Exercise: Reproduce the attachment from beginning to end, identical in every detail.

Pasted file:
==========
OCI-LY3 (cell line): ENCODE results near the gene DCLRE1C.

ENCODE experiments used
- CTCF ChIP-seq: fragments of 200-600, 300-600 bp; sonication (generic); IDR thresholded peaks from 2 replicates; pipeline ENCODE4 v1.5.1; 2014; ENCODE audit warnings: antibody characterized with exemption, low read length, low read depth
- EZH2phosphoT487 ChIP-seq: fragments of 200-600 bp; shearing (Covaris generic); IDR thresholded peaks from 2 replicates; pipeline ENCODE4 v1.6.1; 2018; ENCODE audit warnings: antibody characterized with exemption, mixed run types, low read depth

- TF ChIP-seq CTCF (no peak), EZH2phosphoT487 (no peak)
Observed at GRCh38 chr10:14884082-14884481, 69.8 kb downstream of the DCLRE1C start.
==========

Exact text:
OCI-LY3 (cell line): ENCODE results near the gene DCLRE1C.

ENCODE experiments used
- CTCF ChIP-seq: fragments of 200-600, 300-600 bp; sonication (generic); IDR thresholded peaks from 2 replicates; pipeline ENCODE4 v1.5.1; 2014; ENCODE audit warnings: antibody characterized with exemption, low read length, low read depth
- EZH2phosphoT487 ChIP-seq: fragments of 200-600 bp; shearing (Covaris generic); IDR thresholded peaks from 2 replicates; pipeline ENCODE4 v1.6.1; 2018; ENCODE audit warnings: antibody characterized with exemption, mixed run types, low read depth

- TF ChIP-seq CTCF (no peak), EZH2phosphoT487 (no peak)
Observed at GRCh38 chr10:14884082-14884481, 69.8 kb downstream of the DCLRE1C start.